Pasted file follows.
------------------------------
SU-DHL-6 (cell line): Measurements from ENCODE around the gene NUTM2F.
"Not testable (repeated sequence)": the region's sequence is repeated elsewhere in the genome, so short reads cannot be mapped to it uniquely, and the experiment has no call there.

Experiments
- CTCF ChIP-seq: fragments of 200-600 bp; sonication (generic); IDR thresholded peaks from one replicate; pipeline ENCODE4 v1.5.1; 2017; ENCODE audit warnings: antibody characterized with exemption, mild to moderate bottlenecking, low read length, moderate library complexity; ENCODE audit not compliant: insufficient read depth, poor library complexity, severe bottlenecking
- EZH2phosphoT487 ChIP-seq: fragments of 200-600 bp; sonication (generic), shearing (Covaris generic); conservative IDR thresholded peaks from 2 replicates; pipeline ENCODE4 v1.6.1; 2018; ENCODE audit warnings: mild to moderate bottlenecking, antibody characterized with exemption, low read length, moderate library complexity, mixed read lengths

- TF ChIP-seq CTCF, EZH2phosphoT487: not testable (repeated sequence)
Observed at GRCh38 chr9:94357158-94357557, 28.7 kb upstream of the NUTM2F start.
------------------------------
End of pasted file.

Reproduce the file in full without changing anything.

SU-DHL-6 (cell line): Measurements from ENCODE around the gene NUTM2F.
"Not testable (repeated sequence)": the region's sequence is repeated elsewhere in the genome, so short reads cannot be mapped to it uniquely, and the experiment has no call there.

Experiments
- CTCF ChIP-seq: fragments of 200-600 bp; sonication (generic); IDR thresholded peaks from one replicate; pipeline ENCODE4 v1.5.1; 2017; ENCODE audit warnings: antibody characterized with exemption, mild to moderate bottlenecking, low read length, moderate library complexity; ENCODE audit not compliant: insufficient read depth, poor library complexity, severe bottlenecking
- EZH2phosphoT487 ChIP-seq: fragments of 200-600 bp; sonication (generic), shearing (Covaris generic); conservative IDR thresholded peaks from 2 replicates; pipeline ENCODE4 v1.6.1; 2018; ENCODE audit warnings: mild to moderate bottlenecking, antibody characterized with exemption, low read length, moderate library complexity, mixed read lengths

- TF ChIP-seq CTCF, EZH2phosphoT487: not testable (repeated sequence)
Observed at GRCh38 chr9:94357158-94357557, 28.7 kb upstream of the NUTM2F start.